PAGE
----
As for Holmes, he reiterated similar feelings about Self.

“We’ve raced against each other for the past two-three years,” Holmes said in the aforementioned ARCA Zoom call. “I respect Michael [Self] a lot. We have raced against each other hard over the past couple of years but have not gotten into it with each other. We have been back and forth with them all season. We have finished ahead of them more, but the races they finished ahead of us has been by a good margin. We can’t count them out; they’re a good team and Michael is a good driver.”

Holmes won for the first time in his ARCA career earlier this year at Kansas. He is eager to return there.

“Kansas being the last race of the year is definitely helpful for us,” he said with a smile. “It also adds pressure because we won that race earlier this year, so there’s no reason we shouldn’t repeat there.”

At the beginning of the season, Holmes only intended on running part-time. Consistently good finishes coupled with changes to the ARCA schedule due to the COVID-19 pandemic encouraged Holmes to go chase the championship.

“This year proved a lot for me and our team,” Holmes answered when asked about what he would take away from this season, regardless of whether he wins the ARCA championship or not. “It has shown we are capable of contending. This year has been more important because my guys stuck with me. The win at Kansas really gave that confidence back to me as a driver.”

Holmes has driven his No. 23 Chevrolet four times at Kansas and improved in each race, culminating with his win there on July 24. He has two top-fives and three top 10s. Moreover, he has finished on the lead lap in three of his four trips there, with the outlier a DNF due to a crash in the 2016 season finale.

Holmes’ family-owned team also acquired sponsorship for this race.

In addition to the championship battle, rookie of the year honors is up for grabs in the Speediatrics 150. Hailie Deegan leads Drew Dollar, who won at Talladega Superspeedway this season, by 25 points.

Deegan will be making her third career start at Kansas. She previously has eighth and ninth-place finishes, respectively, in her two prior races there.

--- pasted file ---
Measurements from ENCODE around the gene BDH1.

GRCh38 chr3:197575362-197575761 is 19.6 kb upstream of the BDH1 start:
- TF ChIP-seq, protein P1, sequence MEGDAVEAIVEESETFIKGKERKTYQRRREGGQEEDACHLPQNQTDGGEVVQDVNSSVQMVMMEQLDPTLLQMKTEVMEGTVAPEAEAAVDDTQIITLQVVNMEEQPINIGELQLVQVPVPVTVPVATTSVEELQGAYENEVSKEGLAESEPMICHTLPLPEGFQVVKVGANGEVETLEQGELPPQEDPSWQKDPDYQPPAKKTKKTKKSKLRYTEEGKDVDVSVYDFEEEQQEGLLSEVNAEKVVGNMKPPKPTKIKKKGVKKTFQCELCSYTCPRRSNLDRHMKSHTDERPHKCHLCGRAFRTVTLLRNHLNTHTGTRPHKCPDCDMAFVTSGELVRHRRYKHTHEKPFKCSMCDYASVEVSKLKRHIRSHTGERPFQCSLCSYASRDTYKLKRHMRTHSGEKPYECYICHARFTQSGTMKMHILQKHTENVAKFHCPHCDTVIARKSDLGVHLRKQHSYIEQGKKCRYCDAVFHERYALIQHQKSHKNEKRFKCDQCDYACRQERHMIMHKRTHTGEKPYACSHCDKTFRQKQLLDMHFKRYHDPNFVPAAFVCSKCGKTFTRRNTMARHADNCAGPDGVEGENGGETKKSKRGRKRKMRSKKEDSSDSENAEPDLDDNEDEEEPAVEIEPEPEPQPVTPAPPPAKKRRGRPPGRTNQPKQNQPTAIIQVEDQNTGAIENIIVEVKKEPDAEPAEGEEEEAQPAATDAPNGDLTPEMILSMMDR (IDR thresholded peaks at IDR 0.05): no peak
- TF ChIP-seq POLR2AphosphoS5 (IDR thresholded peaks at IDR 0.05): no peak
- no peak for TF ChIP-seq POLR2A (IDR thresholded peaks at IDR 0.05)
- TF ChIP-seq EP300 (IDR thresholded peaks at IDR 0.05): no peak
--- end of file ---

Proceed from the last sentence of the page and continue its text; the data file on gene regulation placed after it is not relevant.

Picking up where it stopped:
“I think our team has come a long way since we raced at Kansas in July,” Deegan said in a team release. “We were very loose late in the race last time, so this time we should be able to go off our notes and get the set-up closer so we can really dial it in during the brief practice we get Friday afternoon.”

As for Dollar, he has finished seventh in both of his ARCA races at Kansas.

“I have a good feeling about this race and look to build on my past experience there,” Dollar said in a team release. “I think we’ll have a fast car, so we should be able to race up front and compete for a win.”

Outside of the championship and rookie of the year battles, two other drivers who have won this season are entered in the Speediatrics 150: Chandler Smith and Ty Gibbs.

Smith has never competed at Kansas before, as he turned 18 earlier this year and was previously too young to race at the track. He will start first in the NASCAR Gander RV & Outdoors Truck Series race at Kansas the following day.

Gibbs has never raced at Kansas before either, but he won at fellow 1.5-mile Kentucky Speedway earlier this year.

The Speediatrics 150 will consist of 100 laps with scheduled breaks at laps 30 and 60.

The race is set to take place on Friday, October 16 at 8:30 p.m. ET with TV coverage provided by Fox Sports 1.

About the author

Mark Kristl joined Frontstretch at the beginning of the 2019 NASCAR season. He is the site's ARCA Menards Series editor. Kristl is also an Eagle Scout and a proud University of Dayton alum.